The Oscar nominations announced Tuesday illustrate Hollywood's profound, almost pathological discomfort with the traditional religiosity embraced by most of its mass audience. At the same time, the odd choices for major awards suggest the enormous distance the entertainment industry has traveled from its own populist past.
By excluding Mel Gibson's The Passion of the Christ from all high-profile nominations, the Academy Awards voters shut out one of the year's biggest box-office hits that also won its share of enthusiastic critical praise -- and even swept to victory as "Favorite Drama" in the public voting for the People's Choice Awards. Industry apologists might explain the failure to acknowledge The Passion in any significant way (it did win well-deserved technical nominations for makeup, cinematography and musical score) as the result of the controversy the film provoked when some Jewish leaders denounced its allegedly anti-Semitic elements.
But far greater religious controversy didn't scare away the Academy 16 years ago, when its members honored Martin Scorsese with a surprise best-director nomination for The Last Temptation of Christ, despite impassioned condemnation of the film by many of the same mainstream Catholic and Protestant groups that enthusiastically supported The Passion. Moreover, The Last Temptation made no impact on the moviegoing public to compel Oscar attention -- earning a paltry $8 million domestic gross compared with the staggering $370 million for The Passion.
The popular success of Gibson's movie actually echoed an older tradition of biblical blockbusters: Between 1949 and 1959, six religious-themed pictures (Samson and Delilah, David and Bathsheba, Quo Vadis, The Robe, The Ten Commandments and Ben Hur) each became the nation's top box-office hit in the year of its release, while drawing significant Oscar attention. Ben Hur, in fact, set a record that lasted for nearly 40 years with its 11 Academy Awards.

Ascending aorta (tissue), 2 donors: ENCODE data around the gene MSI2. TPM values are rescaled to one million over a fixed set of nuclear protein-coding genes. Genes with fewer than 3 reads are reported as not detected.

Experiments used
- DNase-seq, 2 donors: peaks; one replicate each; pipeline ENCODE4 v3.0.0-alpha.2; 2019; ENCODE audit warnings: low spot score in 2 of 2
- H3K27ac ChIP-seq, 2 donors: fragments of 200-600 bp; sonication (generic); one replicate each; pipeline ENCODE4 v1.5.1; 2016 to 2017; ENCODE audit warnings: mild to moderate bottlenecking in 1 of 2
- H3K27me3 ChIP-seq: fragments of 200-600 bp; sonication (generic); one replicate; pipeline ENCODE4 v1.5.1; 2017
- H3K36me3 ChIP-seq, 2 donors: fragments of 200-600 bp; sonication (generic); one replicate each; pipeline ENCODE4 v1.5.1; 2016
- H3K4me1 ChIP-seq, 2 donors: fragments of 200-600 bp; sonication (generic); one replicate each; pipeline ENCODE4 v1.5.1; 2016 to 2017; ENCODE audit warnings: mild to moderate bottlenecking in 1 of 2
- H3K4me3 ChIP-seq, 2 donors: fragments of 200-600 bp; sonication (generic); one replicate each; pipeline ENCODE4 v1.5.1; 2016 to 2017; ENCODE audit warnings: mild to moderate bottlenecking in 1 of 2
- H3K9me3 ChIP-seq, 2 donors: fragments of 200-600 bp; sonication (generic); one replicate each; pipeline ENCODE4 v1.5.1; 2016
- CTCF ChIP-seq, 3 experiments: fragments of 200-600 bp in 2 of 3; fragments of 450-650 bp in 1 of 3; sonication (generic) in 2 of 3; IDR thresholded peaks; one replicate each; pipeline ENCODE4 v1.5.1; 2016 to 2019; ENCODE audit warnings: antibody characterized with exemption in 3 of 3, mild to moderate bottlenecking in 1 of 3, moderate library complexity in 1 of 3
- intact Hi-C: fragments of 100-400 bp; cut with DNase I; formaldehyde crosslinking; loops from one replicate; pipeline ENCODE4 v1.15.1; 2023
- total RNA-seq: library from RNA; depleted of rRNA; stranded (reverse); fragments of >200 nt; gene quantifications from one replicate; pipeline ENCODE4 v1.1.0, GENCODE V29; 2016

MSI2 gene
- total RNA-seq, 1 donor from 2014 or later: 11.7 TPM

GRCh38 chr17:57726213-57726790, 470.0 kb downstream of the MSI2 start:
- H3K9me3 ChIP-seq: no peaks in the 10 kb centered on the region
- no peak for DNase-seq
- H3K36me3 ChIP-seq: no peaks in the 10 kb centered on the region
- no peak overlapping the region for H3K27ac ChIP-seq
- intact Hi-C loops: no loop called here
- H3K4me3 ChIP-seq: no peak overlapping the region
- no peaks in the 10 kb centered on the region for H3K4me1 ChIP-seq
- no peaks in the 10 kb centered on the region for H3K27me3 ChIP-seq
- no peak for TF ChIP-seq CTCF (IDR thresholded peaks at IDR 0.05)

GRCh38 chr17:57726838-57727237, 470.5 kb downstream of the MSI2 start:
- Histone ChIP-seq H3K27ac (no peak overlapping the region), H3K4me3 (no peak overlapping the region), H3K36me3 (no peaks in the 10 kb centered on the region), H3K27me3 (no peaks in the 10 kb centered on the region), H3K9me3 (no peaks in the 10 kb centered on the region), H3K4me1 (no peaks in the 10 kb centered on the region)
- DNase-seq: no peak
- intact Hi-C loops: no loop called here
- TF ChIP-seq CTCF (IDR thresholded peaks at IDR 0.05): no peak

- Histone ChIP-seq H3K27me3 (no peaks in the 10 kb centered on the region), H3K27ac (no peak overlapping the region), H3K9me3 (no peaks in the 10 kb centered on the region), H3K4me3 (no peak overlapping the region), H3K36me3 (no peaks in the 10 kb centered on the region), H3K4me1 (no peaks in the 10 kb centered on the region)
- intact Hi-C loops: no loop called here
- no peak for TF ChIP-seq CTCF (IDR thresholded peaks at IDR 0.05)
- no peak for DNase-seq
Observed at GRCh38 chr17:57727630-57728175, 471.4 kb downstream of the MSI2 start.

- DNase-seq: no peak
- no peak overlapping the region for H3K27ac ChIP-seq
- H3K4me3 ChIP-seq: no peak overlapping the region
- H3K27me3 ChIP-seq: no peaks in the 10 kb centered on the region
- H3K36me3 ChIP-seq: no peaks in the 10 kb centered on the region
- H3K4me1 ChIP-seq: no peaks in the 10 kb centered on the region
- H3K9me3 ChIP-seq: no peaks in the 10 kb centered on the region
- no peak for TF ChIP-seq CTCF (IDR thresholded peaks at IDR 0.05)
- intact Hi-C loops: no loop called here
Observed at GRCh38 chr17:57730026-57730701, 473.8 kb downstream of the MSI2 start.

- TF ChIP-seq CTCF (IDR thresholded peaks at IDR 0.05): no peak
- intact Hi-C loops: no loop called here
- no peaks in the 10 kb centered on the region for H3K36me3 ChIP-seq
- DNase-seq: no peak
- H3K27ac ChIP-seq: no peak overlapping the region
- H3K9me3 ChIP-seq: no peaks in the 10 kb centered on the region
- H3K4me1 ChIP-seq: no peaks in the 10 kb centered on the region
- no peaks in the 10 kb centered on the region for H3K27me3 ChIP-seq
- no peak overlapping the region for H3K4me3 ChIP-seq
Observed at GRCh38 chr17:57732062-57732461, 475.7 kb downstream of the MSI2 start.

In other words, Hollywood once chose to praise movies that eloquently affirmed the religious convictions of the mass audience. But in 2005, top nominations went to films that went out of their way to assault or insult the sensibilities of most believers. Both Million Dollar Baby (nominated for seven awards, including best picture, best director, best actor and best actress) and The Sea Inside (nominated for best foreign-language film) portray assisted suicide as an explicitly and unequivocally "heroic" choice. Their success suggests that if Hollywood ever gets around to making "The Jack Kevorkian Story," it, too, would become an automatic candidate for major awards.
Meanwhile, Vera Drake (nominated for best actress, best director and best original screenplay) portrays abortion in a positive, almost sacramental light, while Kinsey (nominated for best supporting actress) ridicules the religious orthodoxy of the main character's father and portrays all conventional inhibitions about sexuality as outmoded, ignorant and destructive.
At the same time, the Spanish-language film The Motorcycle Diaries earned significant recognition for best adapted screenplay with its nostalgic, deeply affectionate portrayal of the idealistic young man who became the Cuban revolutionary Che Guevara. For Hollywood, it seems, a murderous, anti-American Marxist guerrilla counts as less controversial than Jesus Christ.
Most of the public debate about this batch of Oscar nominations will naturally center on the complete shutout of Michael Moore's Fahrenheit 9/11 -- with the entertainment elite declining an obvious opportunity to assert their identification with the left side of the political spectrum.
And this reluctance to celebrate the most unapologetically liberal film of the year may help the Academy avoid offending the majority who voted for President Bush, even while other Oscar nominations risk alienating that even larger segment of the public committed to faith-based values that have been needlessly ignored or assaulted by the most praised products of show business.